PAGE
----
By Wendy Rush, with thanks to the City Bible Forum for their assistance.
Tracy Trinita is the very definition of an exotic beauty. But when she was young, this Balinese beauty with Dayak and Brazilian blood thought she was an ugly duckling – or giraffe – as her Brazilian heritage meant she was much taller than her school friends. When Tracy won the Elite Model Look International 1995 competition she was not only the first Indonesian to do so, but at 14 years of age she was offered a glamorous life in New York as a highly paid fashion model. Overnight, Tracy went from a figure of fun in the playground to being surrounded by fawning fashion industry workers, all focusing on her because… well, she really was beautiful.
As Indonesia’s first supermodel Tracy went on to work for top designers such as Yves Saint Laurent, Jean Paul Gaultier, Kenzo, and Benetton on the catwalks of New York, Milan, Paris, Spain and Sydney. In Indonesia, Tracy’s career moved into acting in films and television series and then to screenwriting and international music event promotion.
You might imagine this life was everything she’d hoped for. But surrounded by fame and glamour, she felt empty until she realised that people with faith were happier.
From the outside, the modelling industry appears to be very glamorous and many young people, particularly girls, aspire to be the next top model. What was your experience as a model like?
Tracy: I worked in various cities: Paris, New York, Milan, Sydney. After working as a model for some time I started to gain what I was looking for: fame and fortune, and I was hoping, as a result, for happiness. But there was a strange feeling that started to steal the joy in my heart that I couldn’t explain at the time.
How did you become involved in the modelling industry?
Tracy: When I was 14 my mother sent my photo to the top teens magazines in Indonesia which hosted annual modelling competitions. One magazine chose me as one of their finalists and I became the winner. The same year my mother entered me into an international modelling competition held annually by Elite Models Management. I flew to Jakarta to compete and won, then flew to Seoul, Korea to represent Indonesia. I competed against 77 contestants from 65 countries and won: US$50,000 and a two year contract with Elite Models in New York City.
How did you cope with the huge change from being a child in Indonesia one day, to being in the adult world of modelling in New York the next?
Tracy: When I first arrived in New York City, unaccompanied and excited, I suddenly found myself living in a new kind of paradise. The modelling agency forgot to pick me up at the airport so I just found my way to the posh hotel suite in Manhattan, with room service on demand and money to spend. At first I just went crazy and racked up a huge bill! But when I finally arrived at the model apartment the reality of my new life began to sink in as I started my new job. I felt like I was living in a dream world, but then the reality of hard, working life hit me. I had to stop thinking of Bali and start to make New York my home.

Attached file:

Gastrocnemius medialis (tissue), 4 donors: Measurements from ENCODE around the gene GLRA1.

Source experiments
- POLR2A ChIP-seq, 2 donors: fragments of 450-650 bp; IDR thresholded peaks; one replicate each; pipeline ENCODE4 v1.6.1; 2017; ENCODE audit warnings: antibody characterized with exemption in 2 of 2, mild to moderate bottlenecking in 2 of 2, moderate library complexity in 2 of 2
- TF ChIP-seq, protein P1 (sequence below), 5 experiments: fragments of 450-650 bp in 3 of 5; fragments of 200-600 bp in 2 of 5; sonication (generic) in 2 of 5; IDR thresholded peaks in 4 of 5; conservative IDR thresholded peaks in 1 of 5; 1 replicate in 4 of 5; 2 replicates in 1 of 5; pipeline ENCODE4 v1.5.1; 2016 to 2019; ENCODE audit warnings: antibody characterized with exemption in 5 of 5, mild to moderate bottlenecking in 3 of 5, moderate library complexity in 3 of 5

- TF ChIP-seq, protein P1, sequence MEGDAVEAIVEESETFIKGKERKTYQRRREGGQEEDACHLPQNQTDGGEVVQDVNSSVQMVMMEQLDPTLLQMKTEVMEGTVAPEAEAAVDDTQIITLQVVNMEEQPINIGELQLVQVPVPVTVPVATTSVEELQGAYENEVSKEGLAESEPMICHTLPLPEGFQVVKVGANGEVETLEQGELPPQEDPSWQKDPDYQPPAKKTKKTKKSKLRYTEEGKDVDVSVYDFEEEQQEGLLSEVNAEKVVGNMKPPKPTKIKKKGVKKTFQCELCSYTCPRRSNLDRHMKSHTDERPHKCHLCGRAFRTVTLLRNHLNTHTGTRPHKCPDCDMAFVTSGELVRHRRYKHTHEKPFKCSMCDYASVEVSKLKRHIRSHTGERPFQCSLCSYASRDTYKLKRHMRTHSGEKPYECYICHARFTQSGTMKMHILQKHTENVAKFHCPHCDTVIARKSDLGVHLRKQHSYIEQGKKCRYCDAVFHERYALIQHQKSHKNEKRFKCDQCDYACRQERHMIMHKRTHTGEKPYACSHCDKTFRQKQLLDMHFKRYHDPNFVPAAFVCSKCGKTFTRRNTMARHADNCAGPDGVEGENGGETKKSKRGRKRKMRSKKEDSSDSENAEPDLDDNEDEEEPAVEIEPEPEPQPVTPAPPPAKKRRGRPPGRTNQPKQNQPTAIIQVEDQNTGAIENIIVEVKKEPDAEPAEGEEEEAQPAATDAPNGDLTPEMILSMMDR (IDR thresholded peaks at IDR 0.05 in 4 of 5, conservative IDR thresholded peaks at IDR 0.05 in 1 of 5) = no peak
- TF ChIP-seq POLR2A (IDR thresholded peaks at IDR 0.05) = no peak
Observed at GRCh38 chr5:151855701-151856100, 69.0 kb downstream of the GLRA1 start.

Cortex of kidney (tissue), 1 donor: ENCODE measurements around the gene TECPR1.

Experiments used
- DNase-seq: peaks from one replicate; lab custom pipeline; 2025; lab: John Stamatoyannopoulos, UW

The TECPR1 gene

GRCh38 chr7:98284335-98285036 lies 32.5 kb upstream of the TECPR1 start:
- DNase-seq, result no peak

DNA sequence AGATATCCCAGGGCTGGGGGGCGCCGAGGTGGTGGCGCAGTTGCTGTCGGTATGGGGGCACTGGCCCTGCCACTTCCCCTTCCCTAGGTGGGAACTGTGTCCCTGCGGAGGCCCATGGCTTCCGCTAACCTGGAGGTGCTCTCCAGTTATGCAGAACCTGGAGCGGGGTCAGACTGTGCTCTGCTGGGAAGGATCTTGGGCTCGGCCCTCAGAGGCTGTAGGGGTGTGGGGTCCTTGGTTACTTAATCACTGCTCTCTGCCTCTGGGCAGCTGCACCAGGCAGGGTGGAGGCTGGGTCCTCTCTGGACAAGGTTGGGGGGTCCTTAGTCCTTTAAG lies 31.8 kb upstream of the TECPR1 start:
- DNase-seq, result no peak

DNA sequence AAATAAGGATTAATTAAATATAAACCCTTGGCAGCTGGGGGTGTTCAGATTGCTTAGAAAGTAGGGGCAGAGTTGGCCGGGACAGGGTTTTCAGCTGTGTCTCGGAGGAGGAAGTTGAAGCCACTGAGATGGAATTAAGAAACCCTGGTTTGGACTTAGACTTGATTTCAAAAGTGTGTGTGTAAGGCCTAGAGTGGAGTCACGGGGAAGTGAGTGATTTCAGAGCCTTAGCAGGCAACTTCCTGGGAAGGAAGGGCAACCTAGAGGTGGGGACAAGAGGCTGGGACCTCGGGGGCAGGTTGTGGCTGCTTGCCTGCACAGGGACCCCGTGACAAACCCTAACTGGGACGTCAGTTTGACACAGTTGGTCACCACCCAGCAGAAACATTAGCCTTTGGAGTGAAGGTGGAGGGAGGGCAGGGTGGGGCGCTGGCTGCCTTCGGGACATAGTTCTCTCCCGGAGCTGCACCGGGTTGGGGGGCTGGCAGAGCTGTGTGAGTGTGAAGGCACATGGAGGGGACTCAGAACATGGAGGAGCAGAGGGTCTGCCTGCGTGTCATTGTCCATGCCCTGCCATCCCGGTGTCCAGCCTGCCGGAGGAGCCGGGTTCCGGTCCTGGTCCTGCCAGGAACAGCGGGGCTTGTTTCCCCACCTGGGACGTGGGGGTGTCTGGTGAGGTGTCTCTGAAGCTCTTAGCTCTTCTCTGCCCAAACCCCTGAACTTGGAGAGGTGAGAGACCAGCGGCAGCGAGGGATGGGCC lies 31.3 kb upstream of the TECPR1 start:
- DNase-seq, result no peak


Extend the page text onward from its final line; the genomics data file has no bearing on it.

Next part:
What were some of the challenges you faced?
Tracy: As a model, you spend your days going to auditions. You show up with your portfolio and the ones in charge will ask you a few questions. Sometimes, on a bad day, you will be scrutinized on everything about you: too skinny, too ugly, weird hair, not the right skin tone. Out of every 100 auditions you can expect to average about ten jobs. So I ended up experiencing the same loss of confidence and self-doubt common amongst my model peers.
Then after a while, though I expected endless happiness through glamour and fame, I found myself discontented and lonely. When I would call home and speak to my friends and family they would fawn over how amazing and exciting my lavish life of travel and meeting celebrities must be. I found myself unable to tell others how I was feeling. After every day I would lie in my bed, stare at the ceiling, and just cry.
What did you most enjoy about being a model?
Tracy: I loved the traveling part, financial independence, and meeting new people every day.
What did you dislike the most?
Tracy: It was tough to be far from my family and friends, and the world of modelling is highly competitive.
What made you decide that modelling wasn’t something you wanted to pursue?
Tracy: There was a point in my life when I just felt like I was going around in circles; everything was just the same, nothing new. I also felt really empty. And I just wanted to quit. But then I stayed.
But when I became a believer there was suddenly a new fuel in my life; not working for money or fame, but using my talent to bring glory to God. So at that point I quit because I wanted to try other work fields.
How did you come to make a decision to follow Christ?
Tracy: I really never thought I would be a believer one day. I expected that fortune and fame would bring the ultimate happiness, but I found myself discontented and lonely. Nothing in the glamour and name recognition and adoring fans could fill that void. I wondered if what was missing in my life was God. Growing up I was never taught anything about any faith in my family. I heard about it in school, or from my grandma, but I never personally believed in it. So one night in my room in New York City, I cried out to any God who might be listening, to please reveal Himself to me.
Not long after, I moved to Paris where I met a fellow Indonesian friend. After a while she invited me to come to church with her. I knew that my friend would never give up until I agreed, so I gave in.